Classical Arithide is an ancient Arophanic language of the Arithidic branch, originally spoken in Calagia, the coastal region in northeast Arophania immediately bordering the Issol A'i and surrounding the ancient capital of Isphea. It was the formal administrative language of the Lazeian Empire, and later adopted as the liturgical language of Acian Pheism. The language is highly inflecting, relying on morphological affixes instead of word order for its grammatical structure.
Today, despite being universally acknowledged as a dead language, with very few fluent and no native speakers, Classical Arithide is still significant in fields such as science, academia and law, providing many terms and neologistic roots, and as a subject (variously as "Classics", "Classical studies" and the like) it is still widely studied in schools across Ilethes, reflecting its enduring importance as the major international language of the historical world.
- Main article: History of Classical Arithide
Classical Arithide is the common appellation of the highly stylised Isphean dialect of the Arithide language in the classical age, which, by virtue of Isphea's situation as a political, cultural and economic centre, had been exposed to and influenced by various other dialects and languages of the early Lazeian Empire.
The language developed from Ancient Arithide, the oldest form of the language spoken by some of the earliest settlers in Calagia, records of which have been found inscribed on pottery and drawn on paintings. Whereas the ancient language was written with a mixed system (see Koeta inscriptions) of a syllabary interspersed with ideographical symbols for certain special words or phrases, by the establishment of the empire a well-developed alphabet had already been in use for a while, though the details of this advancement are sketchy at best.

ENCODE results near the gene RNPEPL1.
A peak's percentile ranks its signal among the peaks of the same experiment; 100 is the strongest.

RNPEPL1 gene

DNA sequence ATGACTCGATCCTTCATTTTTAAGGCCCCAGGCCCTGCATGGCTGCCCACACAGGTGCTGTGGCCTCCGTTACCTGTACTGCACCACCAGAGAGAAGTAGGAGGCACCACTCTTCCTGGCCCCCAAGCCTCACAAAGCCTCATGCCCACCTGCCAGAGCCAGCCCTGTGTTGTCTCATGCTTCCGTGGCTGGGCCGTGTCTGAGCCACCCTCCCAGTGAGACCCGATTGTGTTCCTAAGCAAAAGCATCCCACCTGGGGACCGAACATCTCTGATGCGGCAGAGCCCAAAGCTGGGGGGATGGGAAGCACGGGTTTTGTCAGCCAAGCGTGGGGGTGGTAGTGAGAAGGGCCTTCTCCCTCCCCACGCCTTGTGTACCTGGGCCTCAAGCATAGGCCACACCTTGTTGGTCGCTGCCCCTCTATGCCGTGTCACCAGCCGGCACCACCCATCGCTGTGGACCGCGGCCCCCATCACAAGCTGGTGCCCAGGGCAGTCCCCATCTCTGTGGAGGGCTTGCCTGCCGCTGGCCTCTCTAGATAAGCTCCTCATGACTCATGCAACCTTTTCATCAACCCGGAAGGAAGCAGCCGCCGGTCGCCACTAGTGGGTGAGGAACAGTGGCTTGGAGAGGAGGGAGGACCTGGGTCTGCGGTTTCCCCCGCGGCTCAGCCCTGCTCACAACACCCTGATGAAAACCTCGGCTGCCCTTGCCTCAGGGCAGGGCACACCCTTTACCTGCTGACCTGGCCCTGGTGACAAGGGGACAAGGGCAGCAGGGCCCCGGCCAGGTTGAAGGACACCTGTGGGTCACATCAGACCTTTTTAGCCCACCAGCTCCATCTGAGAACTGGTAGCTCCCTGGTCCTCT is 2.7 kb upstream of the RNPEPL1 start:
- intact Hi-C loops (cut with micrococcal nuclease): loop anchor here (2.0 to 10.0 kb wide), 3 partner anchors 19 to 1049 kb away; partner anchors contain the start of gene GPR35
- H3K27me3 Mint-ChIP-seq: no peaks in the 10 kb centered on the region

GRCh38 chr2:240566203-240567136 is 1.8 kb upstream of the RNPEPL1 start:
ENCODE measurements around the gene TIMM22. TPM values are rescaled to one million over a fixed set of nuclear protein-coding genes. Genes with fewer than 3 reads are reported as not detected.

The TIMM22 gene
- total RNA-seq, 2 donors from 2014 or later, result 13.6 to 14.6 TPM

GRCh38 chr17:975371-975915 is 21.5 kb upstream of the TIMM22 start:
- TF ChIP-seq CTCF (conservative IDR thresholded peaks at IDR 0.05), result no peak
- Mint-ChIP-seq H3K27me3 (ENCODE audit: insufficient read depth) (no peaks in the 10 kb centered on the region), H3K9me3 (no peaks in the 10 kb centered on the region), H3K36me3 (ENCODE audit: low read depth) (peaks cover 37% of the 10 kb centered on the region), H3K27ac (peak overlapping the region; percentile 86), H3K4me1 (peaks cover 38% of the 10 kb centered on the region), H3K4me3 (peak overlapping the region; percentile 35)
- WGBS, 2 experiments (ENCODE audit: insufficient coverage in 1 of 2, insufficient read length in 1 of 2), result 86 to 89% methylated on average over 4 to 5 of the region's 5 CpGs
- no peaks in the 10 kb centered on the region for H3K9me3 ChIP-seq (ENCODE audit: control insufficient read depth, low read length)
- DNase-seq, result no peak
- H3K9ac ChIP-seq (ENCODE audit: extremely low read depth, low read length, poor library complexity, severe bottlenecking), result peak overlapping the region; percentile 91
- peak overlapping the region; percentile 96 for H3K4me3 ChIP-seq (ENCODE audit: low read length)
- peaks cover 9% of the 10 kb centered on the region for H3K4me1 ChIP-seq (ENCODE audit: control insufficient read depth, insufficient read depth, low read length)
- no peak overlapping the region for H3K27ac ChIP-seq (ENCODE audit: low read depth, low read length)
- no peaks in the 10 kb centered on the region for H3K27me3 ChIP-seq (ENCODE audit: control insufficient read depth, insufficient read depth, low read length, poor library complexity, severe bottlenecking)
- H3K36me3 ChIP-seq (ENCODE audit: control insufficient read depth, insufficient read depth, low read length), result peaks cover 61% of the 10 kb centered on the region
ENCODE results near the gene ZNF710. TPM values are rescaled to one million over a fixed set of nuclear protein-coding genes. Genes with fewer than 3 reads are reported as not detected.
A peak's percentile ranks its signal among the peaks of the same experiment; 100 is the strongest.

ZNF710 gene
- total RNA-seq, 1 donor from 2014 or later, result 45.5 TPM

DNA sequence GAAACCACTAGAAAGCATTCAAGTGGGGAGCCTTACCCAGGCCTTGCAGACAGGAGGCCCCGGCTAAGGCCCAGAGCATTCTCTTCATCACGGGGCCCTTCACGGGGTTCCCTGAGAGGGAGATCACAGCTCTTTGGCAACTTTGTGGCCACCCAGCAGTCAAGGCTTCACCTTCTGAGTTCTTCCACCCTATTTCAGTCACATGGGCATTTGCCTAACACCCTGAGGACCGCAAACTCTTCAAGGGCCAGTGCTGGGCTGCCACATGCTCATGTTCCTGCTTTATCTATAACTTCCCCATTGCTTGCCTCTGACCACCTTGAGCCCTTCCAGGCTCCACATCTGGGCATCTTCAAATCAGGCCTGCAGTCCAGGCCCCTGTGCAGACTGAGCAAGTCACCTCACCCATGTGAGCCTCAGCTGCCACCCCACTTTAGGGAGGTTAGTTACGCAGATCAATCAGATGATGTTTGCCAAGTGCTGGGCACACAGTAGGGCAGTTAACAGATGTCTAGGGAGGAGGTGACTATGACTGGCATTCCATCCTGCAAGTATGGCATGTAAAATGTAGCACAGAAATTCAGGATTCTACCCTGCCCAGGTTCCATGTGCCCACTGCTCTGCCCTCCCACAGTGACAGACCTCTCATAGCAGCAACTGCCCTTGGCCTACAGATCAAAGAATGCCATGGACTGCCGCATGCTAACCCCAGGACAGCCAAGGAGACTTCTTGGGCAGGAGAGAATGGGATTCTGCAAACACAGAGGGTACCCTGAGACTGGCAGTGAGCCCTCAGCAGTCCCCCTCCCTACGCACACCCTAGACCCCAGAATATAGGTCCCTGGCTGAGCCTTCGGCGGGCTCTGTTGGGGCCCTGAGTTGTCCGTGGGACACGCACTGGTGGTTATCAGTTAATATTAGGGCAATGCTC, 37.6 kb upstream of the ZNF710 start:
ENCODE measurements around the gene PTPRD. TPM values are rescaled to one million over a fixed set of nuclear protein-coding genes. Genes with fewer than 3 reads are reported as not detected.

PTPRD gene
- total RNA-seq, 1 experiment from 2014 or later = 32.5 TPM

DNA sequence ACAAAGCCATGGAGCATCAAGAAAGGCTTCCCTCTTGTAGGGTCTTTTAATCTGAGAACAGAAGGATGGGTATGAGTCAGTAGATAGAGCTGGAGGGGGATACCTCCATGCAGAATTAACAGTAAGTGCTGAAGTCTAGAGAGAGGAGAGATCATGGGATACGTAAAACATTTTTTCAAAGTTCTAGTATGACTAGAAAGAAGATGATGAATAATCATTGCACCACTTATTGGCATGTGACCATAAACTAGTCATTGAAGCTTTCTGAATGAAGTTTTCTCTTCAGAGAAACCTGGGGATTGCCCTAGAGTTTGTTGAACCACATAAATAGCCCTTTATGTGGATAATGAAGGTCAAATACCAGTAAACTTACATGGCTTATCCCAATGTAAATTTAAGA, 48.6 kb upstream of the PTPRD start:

By virtue of its position as the dialect of the capital, Classical Arithide was spoken in the courts of the Lazeian Empire, and, with this bolstering prestige, gained widespread currency through the Empire's trade and exploratory expeditions, cultural influence, and establishment of colonies, tributaries and vassal states across a large swathe of the western world. It hence served also as the language of learning, throughout antiquity to the Renaissance. With its rich vocabulary and many expressive possibilities, it was the dominant literary language even in areas outside the Empire, influencing such tongues as Dethric, and it remains an important source of neologistic roots today. Classical Arithide is also the primary liturgical language of the Pheide faith.
For more than a thousand years, Classical Arithide served as the lingua franca in trade, diplomacy, history, literature and many other fields besides. While most records found from that period—with its multiple golden ages of literature—are written almost uniformly in the elaborate literary form used in the courts, evidence suggests that centuries of common and daily use had eroded much of the classical tongue away by phonological changes and semantic shifts, resulting in a dichotomy between the written Classical Arithide, and Vulgar Arithide as actually spoken by subjects of the empire.
At the same time, given its long lifetime as the primary international auxiliary language in the western Ilethes, Classical Arithide also developed, in parallel, into Koine Arithide, an alternative, albeit less highly-regarded, lingua franca. While the koine came to be widely used in the spheres of trade, missionary work, and other assorted forms of low-level contact, high-level international discourse in diplomacy, conferences and the like continued to be held in the classical tongue, and treaties, laws, contracts and other legally, politically or symbolically significant documents were still written therein.
In the years leading up to and following the collapse of the Lazeian Empire in 1187 CIE, the use of literary Classical Arithide waned sharply, while the vulgar dialects gained in local use, and accelerated their divergence both from the classical tongue and from one another, as the gradual disappearance of the written standard removed a common benchmark, such that the language of the middle and upper classes slowly merged with that of the plebeian masses. The koine managed to sustain itself for considerably longer, due to its nature as an auxiliary language, which favoured linguistic stability. As other trading nations rose in prominence, however, and the Areth started to fade, use of the koine also dropped, in favour of Dethric, Kanandu and various other languages.